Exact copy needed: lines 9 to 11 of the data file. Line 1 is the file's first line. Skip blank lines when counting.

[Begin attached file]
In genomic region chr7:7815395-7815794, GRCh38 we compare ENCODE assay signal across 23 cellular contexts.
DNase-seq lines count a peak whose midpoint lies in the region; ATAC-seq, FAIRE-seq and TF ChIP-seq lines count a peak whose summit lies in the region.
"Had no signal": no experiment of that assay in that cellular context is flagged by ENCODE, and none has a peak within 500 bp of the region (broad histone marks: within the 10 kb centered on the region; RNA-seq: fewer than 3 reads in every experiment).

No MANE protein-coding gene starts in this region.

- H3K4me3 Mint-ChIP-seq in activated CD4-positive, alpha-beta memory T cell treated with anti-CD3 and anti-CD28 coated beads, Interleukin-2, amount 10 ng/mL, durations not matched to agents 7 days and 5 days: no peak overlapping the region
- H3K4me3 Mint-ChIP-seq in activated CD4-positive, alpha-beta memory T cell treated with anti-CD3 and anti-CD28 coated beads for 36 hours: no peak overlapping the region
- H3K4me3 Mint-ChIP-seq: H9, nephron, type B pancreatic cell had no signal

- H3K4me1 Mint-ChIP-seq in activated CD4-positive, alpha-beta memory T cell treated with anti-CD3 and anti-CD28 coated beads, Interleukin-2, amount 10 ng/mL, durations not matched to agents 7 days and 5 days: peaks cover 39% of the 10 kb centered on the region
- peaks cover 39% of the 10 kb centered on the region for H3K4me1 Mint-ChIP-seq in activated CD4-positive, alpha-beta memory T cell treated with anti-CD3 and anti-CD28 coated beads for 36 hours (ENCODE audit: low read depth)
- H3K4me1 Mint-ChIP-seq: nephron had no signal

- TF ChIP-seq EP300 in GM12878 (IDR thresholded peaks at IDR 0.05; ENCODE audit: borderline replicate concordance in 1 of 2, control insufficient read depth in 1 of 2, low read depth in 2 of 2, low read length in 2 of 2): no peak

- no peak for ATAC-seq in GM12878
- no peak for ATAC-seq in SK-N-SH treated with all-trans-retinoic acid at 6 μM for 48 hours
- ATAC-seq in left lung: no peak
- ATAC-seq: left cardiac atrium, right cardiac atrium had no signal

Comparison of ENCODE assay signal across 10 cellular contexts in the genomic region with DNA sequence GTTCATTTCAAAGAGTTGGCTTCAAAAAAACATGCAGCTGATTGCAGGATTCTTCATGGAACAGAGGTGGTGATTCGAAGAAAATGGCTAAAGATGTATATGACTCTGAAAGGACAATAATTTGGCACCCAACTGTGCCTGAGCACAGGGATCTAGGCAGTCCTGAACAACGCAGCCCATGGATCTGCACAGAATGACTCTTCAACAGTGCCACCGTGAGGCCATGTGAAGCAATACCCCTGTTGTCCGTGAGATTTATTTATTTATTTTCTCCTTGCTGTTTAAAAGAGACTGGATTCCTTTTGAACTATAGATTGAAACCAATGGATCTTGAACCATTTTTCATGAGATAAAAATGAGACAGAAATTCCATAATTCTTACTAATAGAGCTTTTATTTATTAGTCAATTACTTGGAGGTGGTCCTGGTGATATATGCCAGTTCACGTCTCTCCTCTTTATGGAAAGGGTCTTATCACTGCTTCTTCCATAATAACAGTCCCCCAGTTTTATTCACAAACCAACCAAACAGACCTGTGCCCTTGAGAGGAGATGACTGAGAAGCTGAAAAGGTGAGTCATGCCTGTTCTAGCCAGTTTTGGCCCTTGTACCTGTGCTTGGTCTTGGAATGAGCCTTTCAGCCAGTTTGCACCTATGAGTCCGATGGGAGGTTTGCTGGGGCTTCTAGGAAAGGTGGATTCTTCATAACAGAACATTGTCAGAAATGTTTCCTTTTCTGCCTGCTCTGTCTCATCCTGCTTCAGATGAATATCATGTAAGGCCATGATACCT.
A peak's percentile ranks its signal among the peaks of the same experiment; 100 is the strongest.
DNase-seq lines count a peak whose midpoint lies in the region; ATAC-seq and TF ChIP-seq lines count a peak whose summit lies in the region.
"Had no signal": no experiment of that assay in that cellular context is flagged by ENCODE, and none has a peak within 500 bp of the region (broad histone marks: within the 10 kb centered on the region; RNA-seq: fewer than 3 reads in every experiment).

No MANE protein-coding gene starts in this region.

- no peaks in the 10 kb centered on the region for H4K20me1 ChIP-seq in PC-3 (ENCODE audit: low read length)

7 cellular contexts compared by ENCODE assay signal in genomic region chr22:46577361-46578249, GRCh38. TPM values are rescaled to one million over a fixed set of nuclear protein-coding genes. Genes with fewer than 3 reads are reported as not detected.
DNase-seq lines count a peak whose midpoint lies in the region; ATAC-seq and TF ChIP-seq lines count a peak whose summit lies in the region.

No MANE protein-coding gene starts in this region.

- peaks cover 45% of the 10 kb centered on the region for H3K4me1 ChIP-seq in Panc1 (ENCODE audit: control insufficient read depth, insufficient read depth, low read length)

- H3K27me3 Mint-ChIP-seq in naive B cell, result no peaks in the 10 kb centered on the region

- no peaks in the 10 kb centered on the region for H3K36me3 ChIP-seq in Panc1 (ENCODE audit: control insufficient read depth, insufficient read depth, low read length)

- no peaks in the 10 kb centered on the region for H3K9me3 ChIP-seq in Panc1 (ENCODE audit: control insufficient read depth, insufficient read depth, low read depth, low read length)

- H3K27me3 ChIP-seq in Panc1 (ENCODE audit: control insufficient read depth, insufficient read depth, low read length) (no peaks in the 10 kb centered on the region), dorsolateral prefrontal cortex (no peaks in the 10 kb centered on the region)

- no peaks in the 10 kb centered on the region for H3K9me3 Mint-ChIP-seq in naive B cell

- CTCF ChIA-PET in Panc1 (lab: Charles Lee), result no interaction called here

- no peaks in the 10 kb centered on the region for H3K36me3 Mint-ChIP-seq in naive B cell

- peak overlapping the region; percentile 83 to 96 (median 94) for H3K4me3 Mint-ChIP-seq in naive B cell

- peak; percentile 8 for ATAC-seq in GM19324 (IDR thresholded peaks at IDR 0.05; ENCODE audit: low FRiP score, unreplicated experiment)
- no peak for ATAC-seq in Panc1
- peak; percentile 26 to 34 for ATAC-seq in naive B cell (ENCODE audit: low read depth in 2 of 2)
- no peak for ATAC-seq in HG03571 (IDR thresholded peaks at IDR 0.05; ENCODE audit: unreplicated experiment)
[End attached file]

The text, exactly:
- peaks cover 39% of the 10 kb centered on the region for H3K4me1 Mint-ChIP-seq in activated CD4-positive, alpha-beta memory T cell treated with anti-CD3 and anti-CD28 coated beads for 36 hours (ENCODE audit: low read depth)
- H3K4me1 Mint-ChIP-seq: nephron had no signal

- TF ChIP-seq EP300 in GM12878 (IDR thresholded peaks at IDR 0.05; ENCODE audit: borderline replicate concordance in 1 of 2, control insufficient read depth in 1 of 2, low read depth in 2 of 2, low read length in 2 of 2): no peak